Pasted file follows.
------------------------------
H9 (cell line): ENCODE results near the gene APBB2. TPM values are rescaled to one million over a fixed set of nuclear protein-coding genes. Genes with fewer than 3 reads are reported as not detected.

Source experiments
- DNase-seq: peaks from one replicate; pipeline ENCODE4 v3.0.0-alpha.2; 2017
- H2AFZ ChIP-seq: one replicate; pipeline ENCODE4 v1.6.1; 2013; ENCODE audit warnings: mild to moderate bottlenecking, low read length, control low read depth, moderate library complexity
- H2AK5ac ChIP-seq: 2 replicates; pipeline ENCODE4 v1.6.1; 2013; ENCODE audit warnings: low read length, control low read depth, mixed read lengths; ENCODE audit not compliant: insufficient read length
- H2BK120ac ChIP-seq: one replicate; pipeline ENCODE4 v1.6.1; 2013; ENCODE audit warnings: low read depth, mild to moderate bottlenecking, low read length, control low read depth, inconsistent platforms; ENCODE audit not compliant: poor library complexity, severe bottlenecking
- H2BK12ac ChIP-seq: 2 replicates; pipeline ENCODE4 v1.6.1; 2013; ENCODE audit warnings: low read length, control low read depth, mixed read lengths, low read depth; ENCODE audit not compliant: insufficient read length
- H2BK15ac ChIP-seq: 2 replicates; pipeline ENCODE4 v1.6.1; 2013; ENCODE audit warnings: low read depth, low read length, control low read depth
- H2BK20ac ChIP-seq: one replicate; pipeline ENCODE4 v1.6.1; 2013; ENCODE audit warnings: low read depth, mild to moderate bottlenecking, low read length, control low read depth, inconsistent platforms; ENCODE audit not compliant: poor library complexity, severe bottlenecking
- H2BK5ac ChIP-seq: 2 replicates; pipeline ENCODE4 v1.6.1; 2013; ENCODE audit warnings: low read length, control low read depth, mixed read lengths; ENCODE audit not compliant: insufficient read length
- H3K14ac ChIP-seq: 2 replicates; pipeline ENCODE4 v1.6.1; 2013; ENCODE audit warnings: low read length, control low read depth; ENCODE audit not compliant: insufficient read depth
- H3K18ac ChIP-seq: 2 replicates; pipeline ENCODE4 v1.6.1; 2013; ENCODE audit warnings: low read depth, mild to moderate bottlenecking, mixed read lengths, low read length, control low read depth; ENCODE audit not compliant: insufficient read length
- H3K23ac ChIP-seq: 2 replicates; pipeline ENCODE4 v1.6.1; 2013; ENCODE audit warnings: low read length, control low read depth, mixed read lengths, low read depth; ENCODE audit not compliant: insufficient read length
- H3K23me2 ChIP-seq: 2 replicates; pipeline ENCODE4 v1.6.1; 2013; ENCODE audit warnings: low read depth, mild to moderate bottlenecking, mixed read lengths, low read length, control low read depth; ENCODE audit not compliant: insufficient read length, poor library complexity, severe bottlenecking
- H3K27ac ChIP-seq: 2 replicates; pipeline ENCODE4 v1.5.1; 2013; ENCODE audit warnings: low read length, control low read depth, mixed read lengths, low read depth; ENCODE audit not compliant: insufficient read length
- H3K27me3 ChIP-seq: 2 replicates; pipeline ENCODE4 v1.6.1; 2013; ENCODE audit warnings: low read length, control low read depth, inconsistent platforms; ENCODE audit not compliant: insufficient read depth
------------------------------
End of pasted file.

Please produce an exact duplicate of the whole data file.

H9 (cell line): ENCODE results near the gene APBB2. TPM values are rescaled to one million over a fixed set of nuclear protein-coding genes. Genes with fewer than 3 reads are reported as not detected.

Source experiments
- DNase-seq: peaks from one replicate; pipeline ENCODE4 v3.0.0-alpha.2; 2017
- H2AFZ ChIP-seq: one replicate; pipeline ENCODE4 v1.6.1; 2013; ENCODE audit warnings: mild to moderate bottlenecking, low read length, control low read depth, moderate library complexity
- H2AK5ac ChIP-seq: 2 replicates; pipeline ENCODE4 v1.6.1; 2013; ENCODE audit warnings: low read length, control low read depth, mixed read lengths; ENCODE audit not compliant: insufficient read length
- H2BK120ac ChIP-seq: one replicate; pipeline ENCODE4 v1.6.1; 2013; ENCODE audit warnings: low read depth, mild to moderate bottlenecking, low read length, control low read depth, inconsistent platforms; ENCODE audit not compliant: poor library complexity, severe bottlenecking
- H2BK12ac ChIP-seq: 2 replicates; pipeline ENCODE4 v1.6.1; 2013; ENCODE audit warnings: low read length, control low read depth, mixed read lengths, low read depth; ENCODE audit not compliant: insufficient read length
- H2BK15ac ChIP-seq: 2 replicates; pipeline ENCODE4 v1.6.1; 2013; ENCODE audit warnings: low read depth, low read length, control low read depth
- H2BK20ac ChIP-seq: one replicate; pipeline ENCODE4 v1.6.1; 2013; ENCODE audit warnings: low read depth, mild to moderate bottlenecking, low read length, control low read depth, inconsistent platforms; ENCODE audit not compliant: poor library complexity, severe bottlenecking
- H2BK5ac ChIP-seq: 2 replicates; pipeline ENCODE4 v1.6.1; 2013; ENCODE audit warnings: low read length, control low read depth, mixed read lengths; ENCODE audit not compliant: insufficient read length
- H3K14ac ChIP-seq: 2 replicates; pipeline ENCODE4 v1.6.1; 2013; ENCODE audit warnings: low read length, control low read depth; ENCODE audit not compliant: insufficient read depth
- H3K18ac ChIP-seq: 2 replicates; pipeline ENCODE4 v1.6.1; 2013; ENCODE audit warnings: low read depth, mild to moderate bottlenecking, mixed read lengths, low read length, control low read depth; ENCODE audit not compliant: insufficient read length
- H3K23ac ChIP-seq: 2 replicates; pipeline ENCODE4 v1.6.1; 2013; ENCODE audit warnings: low read length, control low read depth, mixed read lengths, low read depth; ENCODE audit not compliant: insufficient read length
- H3K23me2 ChIP-seq: 2 replicates; pipeline ENCODE4 v1.6.1; 2013; ENCODE audit warnings: low read depth, mild to moderate bottlenecking, mixed read lengths, low read length, control low read depth; ENCODE audit not compliant: insufficient read length, poor library complexity, severe bottlenecking
- H3K27ac ChIP-seq: 2 replicates; pipeline ENCODE4 v1.5.1; 2013; ENCODE audit warnings: low read length, control low read depth, mixed read lengths, low read depth; ENCODE audit not compliant: insufficient read length
- H3K27me3 ChIP-seq: 2 replicates; pipeline ENCODE4 v1.6.1; 2013; ENCODE audit warnings: low read length, control low read depth, inconsistent platforms; ENCODE audit not compliant: insufficient read depth